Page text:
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Organization

The Association of U S WEST Retirees (AUSWR) is an alliance of two  state telephone retiree organizations joined together for the purpose of protecting the welfare of all current and future U S West and Qwest retireesEach state organization is governed by a board of directors, elected by their members.

 

 

Although the two remaining state organizations are 501c(5) non-profit tax-exempt organizations, contributions to them are not deductible for federal income tax purposes.  Documents concerning the tax-exempt status of the state organizations are on file at their principal offices.

 

The AUSWR is a founding member of the National Retiree Legislative Network (NRLN).  The NRLN www.nrln.org is a nonpartisan grassroots federation of retiree organizations working at the national level, lobbying Congress to protect and enhance retiree health and pensions benefits.

 
 

Mission

 

To preserve and protect those pensions and
benefits that we earned.
 

 

Officers

AUSWR Officers

 

History of Accomplishments

Association of US West Retirees

History of Accomplishments 

The purpose of the Association is to insure that all who retired from U S West (its predecessors and its successor) receive the benefits to which they are entitled.  A number of the Associations actions have led to improvements for those who retired from those companies.

1.      Obtained a legally enforceable health care guarantee for all who retired from U S West prior to 1991 and for a certain group who retired in 1992.  Those retirees are guaranteed (1) medical and dental coverage for life; (2) not to have to pay premiums for their company provided health care coverage; (3) to be reimbursed for the full amount of their Medicare Part B premiums regardless of the size of those premiums; (4) and to never be required to join an HMO or PPO.  For more details see “Plan Continuance” in the health care Summary Plan Descriptions. [1996 – Phelps v. U S West lawsuit]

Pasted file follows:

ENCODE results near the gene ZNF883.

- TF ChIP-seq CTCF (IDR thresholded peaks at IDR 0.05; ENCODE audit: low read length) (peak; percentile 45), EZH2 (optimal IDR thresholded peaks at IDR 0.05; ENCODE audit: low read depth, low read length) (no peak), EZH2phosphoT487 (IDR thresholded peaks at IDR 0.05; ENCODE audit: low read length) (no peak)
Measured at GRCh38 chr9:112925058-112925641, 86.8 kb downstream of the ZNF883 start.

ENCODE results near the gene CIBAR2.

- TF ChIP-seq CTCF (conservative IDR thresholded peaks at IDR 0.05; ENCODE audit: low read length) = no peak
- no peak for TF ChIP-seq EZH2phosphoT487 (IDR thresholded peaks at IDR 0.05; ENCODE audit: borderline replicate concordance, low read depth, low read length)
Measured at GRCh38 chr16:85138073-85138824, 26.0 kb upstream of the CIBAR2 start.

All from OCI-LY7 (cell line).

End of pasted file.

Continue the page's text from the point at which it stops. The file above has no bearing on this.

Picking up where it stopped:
2.      Forced U S West to return $8 million to the pension trust fund which the Association believed was improperly withdrawn by the company. [1998 - Unger v. U S West lawsuit]

3.   Established a network of volunteer retirees (one or more in each of the 14 states)  called  Retiree Advocates who help their fellow retirees resolve benefit problems.  The Advocate network was  established because, as the company transferred its benefit functions to outside contractors, alarming numbers of retirees complained to the Association about mistreatment or neglect.  The purpose of the Advocates is to insure that all U S West retirees receive the benefits to which they are entitled.  Disputes which cannot be resolved with the benefits contractors can be referred to an Advocate Ombudsman who may bypass the contractors if necessary and take the issues direct to Qwest’s human resources staff.  The Advocates have helped solve large numbers of retiree complaints. Of equal importance have been numerous changes made by Qwest and its contractors based on suggestions from the Advocates.  [2000]

4.   Persuaded Qwest to put on hold its plan to terminate the Sickness Death Benefit in 2003.  The Association has since filed suit in Denver Federal Court (Kerber v. Qwest) seeking a guarantee of the Death Benefit for all who retired before January 1, 2004 and are receiving a service or disability pension annuity. [2003]

5.   Persuaded Qwest to give pre-1984 retirees free Qwest long distance telephone service when the company stopped reimbursement of those retirees’ AT&T long distance charges. [2005]

6.   Negotiated an agreement with the company that has resulted in a one-time cash payment plus unlimited lifetime Qwest long distance telephone service for those retirees who lost their telephone      concession effective January 1, 2004 because their local telephone service was being provided by an “independent telephone company”. [2005 – Colvin v. Qwest lawsuit]